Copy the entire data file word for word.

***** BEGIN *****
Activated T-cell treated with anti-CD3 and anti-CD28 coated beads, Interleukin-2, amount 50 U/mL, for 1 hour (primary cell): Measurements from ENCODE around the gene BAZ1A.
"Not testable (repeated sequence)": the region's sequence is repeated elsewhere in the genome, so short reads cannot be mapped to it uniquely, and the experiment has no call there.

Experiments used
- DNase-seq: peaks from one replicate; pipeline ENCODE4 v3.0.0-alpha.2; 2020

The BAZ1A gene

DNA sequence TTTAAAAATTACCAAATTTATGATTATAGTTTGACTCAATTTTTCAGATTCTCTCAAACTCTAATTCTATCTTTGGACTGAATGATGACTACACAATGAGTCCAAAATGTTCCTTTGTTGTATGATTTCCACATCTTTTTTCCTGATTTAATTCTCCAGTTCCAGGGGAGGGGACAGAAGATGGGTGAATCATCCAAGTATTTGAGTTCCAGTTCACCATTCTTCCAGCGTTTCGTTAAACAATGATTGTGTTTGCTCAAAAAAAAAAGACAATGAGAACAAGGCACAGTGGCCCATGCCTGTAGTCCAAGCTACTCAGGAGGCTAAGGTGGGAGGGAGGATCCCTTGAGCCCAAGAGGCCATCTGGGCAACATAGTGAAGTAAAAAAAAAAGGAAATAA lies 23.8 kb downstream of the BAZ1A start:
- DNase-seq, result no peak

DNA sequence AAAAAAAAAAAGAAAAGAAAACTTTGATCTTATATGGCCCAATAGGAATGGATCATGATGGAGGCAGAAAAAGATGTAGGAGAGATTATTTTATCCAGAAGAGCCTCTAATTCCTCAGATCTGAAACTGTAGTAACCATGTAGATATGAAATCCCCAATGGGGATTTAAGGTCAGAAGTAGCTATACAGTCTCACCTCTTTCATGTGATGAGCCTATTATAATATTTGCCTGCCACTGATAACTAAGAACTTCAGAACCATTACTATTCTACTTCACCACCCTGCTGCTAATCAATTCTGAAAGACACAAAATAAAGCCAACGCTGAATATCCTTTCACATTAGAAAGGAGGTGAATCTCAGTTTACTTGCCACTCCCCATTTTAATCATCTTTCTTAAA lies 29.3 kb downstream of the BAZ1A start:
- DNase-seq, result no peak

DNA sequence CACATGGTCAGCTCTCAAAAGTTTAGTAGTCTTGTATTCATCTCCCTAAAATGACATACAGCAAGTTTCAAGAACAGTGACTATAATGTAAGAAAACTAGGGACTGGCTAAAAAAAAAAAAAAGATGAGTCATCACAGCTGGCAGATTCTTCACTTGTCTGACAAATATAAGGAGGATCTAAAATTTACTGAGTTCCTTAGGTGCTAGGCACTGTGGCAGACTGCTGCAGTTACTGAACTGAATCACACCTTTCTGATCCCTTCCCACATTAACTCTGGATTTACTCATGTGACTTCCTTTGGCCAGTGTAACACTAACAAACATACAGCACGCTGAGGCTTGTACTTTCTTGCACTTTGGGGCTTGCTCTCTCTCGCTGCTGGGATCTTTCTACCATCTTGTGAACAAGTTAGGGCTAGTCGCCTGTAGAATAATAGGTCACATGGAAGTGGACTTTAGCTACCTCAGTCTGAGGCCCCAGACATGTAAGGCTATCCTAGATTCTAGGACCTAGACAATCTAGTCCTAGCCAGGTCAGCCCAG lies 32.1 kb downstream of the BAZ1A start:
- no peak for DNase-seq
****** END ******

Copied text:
Activated T-cell treated with anti-CD3 and anti-CD28 coated beads, Interleukin-2, amount 50 U/mL, for 1 hour (primary cell): Measurements from ENCODE around the gene BAZ1A.
"Not testable (repeated sequence)": the region's sequence is repeated elsewhere in the genome, so short reads cannot be mapped to it uniquely, and the experiment has no call there.

Experiments used
- DNase-seq: peaks from one replicate; pipeline ENCODE4 v3.0.0-alpha.2; 2020

The BAZ1A gene

DNA sequence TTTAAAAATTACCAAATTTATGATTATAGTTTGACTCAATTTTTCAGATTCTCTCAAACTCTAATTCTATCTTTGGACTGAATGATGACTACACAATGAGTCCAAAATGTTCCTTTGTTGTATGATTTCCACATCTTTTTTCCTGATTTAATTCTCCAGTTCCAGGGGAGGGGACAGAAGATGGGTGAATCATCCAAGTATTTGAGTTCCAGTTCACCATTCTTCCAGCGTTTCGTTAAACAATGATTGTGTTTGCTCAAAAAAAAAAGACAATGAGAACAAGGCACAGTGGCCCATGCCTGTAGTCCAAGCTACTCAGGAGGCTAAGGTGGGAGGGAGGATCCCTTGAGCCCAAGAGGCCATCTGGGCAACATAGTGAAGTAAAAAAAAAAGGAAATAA lies 23.8 kb downstream of the BAZ1A start:
- DNase-seq, result no peak

DNA sequence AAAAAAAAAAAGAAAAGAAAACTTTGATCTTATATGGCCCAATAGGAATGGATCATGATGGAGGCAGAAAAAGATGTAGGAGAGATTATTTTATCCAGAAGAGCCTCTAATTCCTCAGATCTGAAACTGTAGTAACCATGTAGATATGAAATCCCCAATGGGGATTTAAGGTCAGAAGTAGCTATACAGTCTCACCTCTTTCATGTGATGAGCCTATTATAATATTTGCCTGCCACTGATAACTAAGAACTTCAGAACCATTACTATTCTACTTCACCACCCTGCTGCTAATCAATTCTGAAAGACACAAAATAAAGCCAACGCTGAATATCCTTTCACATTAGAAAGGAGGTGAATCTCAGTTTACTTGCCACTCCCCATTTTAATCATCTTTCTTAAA lies 29.3 kb downstream of the BAZ1A start:
- DNase-seq, result no peak

DNA sequence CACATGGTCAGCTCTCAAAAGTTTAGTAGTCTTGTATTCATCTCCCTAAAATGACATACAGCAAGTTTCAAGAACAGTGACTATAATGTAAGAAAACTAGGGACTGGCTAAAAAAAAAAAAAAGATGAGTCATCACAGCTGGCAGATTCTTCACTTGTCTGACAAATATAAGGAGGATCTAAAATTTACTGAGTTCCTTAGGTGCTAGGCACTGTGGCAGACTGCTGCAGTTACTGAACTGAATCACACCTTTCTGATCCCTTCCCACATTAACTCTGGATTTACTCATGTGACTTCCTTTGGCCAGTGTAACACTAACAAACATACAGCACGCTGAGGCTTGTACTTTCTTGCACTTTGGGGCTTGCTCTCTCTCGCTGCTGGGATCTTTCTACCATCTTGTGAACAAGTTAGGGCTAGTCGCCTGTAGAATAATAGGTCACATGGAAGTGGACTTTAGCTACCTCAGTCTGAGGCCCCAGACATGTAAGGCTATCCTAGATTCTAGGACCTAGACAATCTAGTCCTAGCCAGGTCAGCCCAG lies 32.1 kb downstream of the BAZ1A start:
- no peak for DNase-seq